Summary: March 4, 1865, began with torrents of rain and gale winds. Photos from that day show crowds in Washington, D.C., gathered in lake-sized puddles. As Abraham Lincoln began delivering his Second Inaugural Address, the rain stopped and the clouds dispersed. With the Union’s impending victory in the Civil War only weeks away, Lincoln was expected to deliver a triumphalist speech. But Lincoln did not congratulate himself, nor did he celebrate in any way. He did not speak about himself, at all.
Instead, the speech, which Fredrick Douglas praised as a “sacred effort,” is a deep meditation on the cause of the Civil War from a theological perspective. Lincoln saw the war as divine retribution for the sin of slavery. But he did not place the blame exclusively on the South; on the contrary, he attributed blame to the North as well, “that He gives to both North and South this terrible war as the woe due to those by whom the offence came.”
While the second shortest inaugural address in American history, Lincoln’s Second Inaugural is the most profound, revealing him as a religious thinker of the first caliber. His resigned theology sought to brace the American people to the task of rebuilding a united nation by enshrining a policy of pragmatic accommodation in place of doctrinaire vengeance.
Why this is The BEST: The Gettysburg Address and the Second Inaugural flank Lincoln’s sculpture in the Lincoln Memorial. Shortly after delivering it, Lincoln wrote to Thurlow Weed, a New York newspaperman and Republican party official, that he expected the speech to “wear as well as — perhaps better than — any thing I have produced.”
Historian Ronald C. White in his Lincoln’s Greatest Speech: The Second Inaugural calls attention to Lincoln’s use of inclusionary language (61):
Lincoln’s central, overarching strategy was to emphasize common actions and emotions. In this [second] paragraph, he used “all” and “both” to be inclusive of North and South. Lincoln was here laying the groundwork for a theme that he would develop more dynamically in paragraphs three and four of his address. Notice the subjects and adjectives in three of the five sentences in the second paragraph:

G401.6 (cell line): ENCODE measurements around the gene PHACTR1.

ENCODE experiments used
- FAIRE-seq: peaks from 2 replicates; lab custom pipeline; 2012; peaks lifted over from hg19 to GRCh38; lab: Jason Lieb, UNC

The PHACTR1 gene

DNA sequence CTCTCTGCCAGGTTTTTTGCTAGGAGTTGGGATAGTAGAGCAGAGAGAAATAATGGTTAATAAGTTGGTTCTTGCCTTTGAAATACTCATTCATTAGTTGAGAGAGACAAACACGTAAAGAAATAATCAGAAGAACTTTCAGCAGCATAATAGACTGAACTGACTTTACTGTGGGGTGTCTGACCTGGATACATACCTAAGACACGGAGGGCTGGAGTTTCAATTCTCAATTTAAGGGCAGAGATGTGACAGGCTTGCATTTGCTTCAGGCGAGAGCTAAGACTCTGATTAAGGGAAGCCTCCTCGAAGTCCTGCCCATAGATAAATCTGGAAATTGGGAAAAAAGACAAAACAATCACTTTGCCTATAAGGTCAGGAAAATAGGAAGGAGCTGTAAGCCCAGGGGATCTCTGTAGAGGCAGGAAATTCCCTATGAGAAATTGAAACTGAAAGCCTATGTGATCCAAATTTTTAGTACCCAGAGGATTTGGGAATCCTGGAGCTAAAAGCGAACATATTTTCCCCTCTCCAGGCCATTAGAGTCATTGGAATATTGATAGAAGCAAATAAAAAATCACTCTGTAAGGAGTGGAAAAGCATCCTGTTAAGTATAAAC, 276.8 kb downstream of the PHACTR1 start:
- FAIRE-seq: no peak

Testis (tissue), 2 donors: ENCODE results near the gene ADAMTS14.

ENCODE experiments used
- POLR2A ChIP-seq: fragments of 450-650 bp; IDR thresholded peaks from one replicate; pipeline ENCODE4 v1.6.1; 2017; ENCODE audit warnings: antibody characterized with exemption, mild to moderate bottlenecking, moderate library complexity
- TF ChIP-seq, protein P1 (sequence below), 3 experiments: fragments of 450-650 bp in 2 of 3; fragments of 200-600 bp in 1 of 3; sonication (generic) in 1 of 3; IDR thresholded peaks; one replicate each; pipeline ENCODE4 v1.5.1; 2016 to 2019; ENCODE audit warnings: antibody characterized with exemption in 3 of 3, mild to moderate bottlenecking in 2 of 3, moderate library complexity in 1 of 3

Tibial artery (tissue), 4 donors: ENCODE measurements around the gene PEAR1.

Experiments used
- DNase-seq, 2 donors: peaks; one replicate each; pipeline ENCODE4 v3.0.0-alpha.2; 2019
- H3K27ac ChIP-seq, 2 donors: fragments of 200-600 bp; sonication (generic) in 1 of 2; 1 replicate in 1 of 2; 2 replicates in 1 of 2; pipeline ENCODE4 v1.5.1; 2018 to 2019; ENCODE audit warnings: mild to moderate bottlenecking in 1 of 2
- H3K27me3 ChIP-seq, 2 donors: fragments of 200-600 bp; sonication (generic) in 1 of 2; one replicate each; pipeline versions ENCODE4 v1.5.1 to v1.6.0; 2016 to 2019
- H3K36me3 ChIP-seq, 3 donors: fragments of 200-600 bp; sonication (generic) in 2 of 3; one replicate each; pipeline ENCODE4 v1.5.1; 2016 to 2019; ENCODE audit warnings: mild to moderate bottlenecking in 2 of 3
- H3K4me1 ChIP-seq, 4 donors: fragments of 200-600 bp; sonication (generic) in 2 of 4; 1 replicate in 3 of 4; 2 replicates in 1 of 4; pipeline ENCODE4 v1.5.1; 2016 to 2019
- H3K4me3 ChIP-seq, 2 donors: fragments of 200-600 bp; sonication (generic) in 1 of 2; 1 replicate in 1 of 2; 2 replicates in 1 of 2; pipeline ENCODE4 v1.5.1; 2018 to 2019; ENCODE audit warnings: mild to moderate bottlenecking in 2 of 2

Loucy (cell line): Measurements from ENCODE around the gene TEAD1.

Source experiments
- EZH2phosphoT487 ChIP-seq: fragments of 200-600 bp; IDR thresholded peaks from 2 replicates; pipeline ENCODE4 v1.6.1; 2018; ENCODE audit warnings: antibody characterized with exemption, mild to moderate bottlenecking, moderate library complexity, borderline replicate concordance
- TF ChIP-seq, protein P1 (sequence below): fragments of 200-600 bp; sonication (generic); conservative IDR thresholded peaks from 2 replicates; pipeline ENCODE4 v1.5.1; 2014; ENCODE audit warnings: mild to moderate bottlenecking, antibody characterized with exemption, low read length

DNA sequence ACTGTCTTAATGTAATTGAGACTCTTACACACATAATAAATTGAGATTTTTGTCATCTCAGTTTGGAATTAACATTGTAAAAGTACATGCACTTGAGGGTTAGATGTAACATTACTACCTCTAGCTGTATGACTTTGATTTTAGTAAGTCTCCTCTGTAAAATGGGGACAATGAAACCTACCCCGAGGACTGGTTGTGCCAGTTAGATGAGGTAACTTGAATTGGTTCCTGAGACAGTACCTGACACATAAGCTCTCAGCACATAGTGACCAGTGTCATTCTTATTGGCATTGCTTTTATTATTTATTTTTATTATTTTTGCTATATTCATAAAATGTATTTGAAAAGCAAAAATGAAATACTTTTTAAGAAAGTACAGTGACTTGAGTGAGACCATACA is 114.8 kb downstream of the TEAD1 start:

Sentence one: “All thoughts were anxiously directed to an impending civil war.”
Sentence two: “All dreaded it – all sought to avert it.”
Sentence four: “Both parties deprecated war.”
These rhetorical devices allowed Lincoln to ask “his audience to think with him about the cause and meaning of the war,” not as warring partisans but as weary participants (59).
Earlier in life, Lincoln had been a religious scoffer, but he had now grown into a more mature and reflective religious thinker. Lincoln communicates knowledge of the Bible and humility, “It may seem strange that any men should dare to ask a just God’s assistance in wringing their bread from the sweat of other men’s faces; but let us judge not that we be not judged.” In fact, the speech reflects an existential humility. Lincoln maintained that the divine will is unknowable, “The Almighty has his own purposes.” These themes are apparent, as well, in Lincoln’s posthumously discovered note known as the “Meditation on the Divine Will:”
In great contests each party claims to act in accordance with the will of God. Both may be, and one must be, wrong. God cannot be for and against the same thing at the same time.
However, submission to inscrutable providence is more fully developed in the Second Inaugural.
Lincoln concludes with a vision of Reconstruction which is infused with his generosity of spirit, “With malice toward none; with charity for all; with firmness in the right, as God gives us to see the right, let us strive on to finish the work we are in; to bind up the nation’s wounds; to care for him who shall have borne the battle, and for his widow, and his orphan—to do all which may achieve and cherish a just and lasting peace, among ourselves, and with all nations.” In contrast to the Radical Republicans, Lincoln took a more liberal approach attitude toward readmitting Southern States into the Union. Tragically, he was never able to implement this vision. One photo from that rainy day shows John Wilkes Booth standing in the galleries behind Lincoln. Only five weeks later, Booth shot and killed the President. In doing so he deprived the nation of its greatest statesman, its greatest orator, and its greatest moral paragon.
Menachem Genack, a TRADITION editorial board member, is the CEO of the Orthodox Union Kosher Division and rabbi of Congregation Shomrei Emunah in Englewood, NJ.
Click here to read about “The BEST” and to see the index of all columns in this series.